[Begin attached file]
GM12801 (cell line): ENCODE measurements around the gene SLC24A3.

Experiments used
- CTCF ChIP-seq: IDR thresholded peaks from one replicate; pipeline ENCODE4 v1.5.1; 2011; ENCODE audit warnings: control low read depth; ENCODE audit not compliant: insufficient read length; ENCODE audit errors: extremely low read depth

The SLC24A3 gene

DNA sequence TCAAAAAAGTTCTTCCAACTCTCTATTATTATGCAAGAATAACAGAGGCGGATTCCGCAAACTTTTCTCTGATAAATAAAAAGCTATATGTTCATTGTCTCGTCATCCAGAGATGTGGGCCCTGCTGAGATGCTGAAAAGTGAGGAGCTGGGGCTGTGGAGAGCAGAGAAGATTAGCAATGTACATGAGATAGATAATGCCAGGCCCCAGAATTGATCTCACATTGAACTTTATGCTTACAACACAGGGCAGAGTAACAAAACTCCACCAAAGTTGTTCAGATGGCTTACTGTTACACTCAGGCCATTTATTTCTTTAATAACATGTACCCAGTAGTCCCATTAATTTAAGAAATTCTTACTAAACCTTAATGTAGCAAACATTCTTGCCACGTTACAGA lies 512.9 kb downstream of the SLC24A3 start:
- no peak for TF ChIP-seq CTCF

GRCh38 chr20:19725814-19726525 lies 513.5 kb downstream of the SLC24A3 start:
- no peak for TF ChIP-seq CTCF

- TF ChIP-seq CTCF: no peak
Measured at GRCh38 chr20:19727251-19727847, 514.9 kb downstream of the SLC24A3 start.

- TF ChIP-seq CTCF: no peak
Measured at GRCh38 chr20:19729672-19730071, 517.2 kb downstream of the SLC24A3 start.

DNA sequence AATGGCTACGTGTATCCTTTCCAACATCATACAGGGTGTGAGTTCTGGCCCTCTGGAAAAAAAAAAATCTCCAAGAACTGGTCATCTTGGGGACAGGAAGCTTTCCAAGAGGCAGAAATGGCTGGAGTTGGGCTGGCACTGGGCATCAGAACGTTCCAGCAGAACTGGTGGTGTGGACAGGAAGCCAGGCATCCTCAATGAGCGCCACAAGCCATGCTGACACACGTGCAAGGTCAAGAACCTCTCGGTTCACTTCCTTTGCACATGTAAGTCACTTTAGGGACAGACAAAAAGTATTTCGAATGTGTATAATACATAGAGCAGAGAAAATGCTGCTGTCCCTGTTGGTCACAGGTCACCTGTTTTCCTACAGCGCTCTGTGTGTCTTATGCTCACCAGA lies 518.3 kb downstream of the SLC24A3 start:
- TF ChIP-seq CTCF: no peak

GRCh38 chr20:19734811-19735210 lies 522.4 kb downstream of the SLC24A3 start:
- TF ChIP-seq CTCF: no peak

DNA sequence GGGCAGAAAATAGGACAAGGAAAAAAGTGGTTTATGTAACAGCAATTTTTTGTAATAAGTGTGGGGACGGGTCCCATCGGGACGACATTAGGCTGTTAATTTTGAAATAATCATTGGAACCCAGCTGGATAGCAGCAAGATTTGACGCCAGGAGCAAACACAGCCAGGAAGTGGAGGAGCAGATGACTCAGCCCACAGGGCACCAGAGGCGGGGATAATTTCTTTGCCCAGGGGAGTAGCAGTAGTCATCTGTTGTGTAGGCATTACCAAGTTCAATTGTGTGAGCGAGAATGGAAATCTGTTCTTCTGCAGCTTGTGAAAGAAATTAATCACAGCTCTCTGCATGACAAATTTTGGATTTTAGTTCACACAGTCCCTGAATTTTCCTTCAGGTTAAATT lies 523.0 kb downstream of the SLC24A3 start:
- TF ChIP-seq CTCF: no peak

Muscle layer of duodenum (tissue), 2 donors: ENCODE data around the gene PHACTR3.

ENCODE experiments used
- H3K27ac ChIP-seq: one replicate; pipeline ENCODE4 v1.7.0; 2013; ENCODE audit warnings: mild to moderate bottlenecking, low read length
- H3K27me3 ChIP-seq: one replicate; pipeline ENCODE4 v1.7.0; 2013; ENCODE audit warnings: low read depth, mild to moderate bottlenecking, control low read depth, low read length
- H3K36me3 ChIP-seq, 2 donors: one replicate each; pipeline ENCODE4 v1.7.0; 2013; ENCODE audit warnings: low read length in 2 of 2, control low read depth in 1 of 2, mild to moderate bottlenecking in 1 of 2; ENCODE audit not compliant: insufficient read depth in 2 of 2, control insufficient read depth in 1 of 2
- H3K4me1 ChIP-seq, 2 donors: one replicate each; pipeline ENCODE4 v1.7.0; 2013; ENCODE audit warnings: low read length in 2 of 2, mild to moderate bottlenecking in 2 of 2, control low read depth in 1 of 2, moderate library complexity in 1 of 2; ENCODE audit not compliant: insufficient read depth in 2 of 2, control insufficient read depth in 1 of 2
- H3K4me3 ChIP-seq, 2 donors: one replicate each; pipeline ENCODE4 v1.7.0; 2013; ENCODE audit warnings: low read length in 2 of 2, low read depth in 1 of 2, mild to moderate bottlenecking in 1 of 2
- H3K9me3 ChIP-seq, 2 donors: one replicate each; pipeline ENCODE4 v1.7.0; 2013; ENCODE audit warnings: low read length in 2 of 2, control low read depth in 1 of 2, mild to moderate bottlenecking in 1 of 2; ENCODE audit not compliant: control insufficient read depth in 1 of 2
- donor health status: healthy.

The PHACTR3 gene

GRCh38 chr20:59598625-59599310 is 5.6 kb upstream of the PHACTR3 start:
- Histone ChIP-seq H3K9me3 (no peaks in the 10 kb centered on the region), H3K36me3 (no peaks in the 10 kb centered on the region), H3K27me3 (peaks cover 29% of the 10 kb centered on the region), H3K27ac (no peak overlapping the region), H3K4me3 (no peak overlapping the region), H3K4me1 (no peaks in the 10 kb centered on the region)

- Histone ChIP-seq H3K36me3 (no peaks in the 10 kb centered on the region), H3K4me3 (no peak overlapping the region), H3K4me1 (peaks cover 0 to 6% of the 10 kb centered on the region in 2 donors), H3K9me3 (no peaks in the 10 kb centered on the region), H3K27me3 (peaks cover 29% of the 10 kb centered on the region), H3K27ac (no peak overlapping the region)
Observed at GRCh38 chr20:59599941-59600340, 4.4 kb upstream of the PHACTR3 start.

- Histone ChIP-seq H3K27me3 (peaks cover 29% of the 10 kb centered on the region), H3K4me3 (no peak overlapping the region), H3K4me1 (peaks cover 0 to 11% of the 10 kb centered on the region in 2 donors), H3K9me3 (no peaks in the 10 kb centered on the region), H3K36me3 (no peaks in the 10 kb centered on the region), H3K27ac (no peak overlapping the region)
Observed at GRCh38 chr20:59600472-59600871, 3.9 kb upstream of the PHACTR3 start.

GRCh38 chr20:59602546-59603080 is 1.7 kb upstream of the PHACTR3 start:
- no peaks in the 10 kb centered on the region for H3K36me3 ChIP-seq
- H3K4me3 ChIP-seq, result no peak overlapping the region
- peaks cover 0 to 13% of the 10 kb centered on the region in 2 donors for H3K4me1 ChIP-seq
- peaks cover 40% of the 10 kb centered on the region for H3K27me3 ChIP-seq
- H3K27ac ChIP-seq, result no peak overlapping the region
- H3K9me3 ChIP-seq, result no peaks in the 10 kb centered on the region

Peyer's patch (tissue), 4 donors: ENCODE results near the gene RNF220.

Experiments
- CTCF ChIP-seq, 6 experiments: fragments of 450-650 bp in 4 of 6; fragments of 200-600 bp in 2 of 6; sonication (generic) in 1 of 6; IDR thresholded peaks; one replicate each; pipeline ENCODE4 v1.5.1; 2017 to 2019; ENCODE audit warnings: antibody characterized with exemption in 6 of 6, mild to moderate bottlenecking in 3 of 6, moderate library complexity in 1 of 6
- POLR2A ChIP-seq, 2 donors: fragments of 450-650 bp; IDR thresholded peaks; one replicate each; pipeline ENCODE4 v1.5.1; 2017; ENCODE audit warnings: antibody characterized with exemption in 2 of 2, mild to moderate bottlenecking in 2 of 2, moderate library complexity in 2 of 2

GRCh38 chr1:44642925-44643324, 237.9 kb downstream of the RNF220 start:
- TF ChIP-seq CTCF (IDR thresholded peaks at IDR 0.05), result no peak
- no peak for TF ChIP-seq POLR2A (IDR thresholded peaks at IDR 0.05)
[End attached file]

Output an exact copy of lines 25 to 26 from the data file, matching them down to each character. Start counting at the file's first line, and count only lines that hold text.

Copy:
- H3K4me3 ChIP-seq, 2 donors: one replicate each; pipeline ENCODE4 v1.7.0; 2013; ENCODE audit warnings: low read length in 2 of 2, low read depth in 1 of 2, mild to moderate bottlenecking in 1 of 2
- H3K9me3 ChIP-seq, 2 donors: one replicate each; pipeline ENCODE4 v1.7.0; 2013; ENCODE audit warnings: low read length in 2 of 2, control low read depth in 1 of 2, mild to moderate bottlenecking in 1 of 2; ENCODE audit not compliant: control insufficient read depth in 1 of 2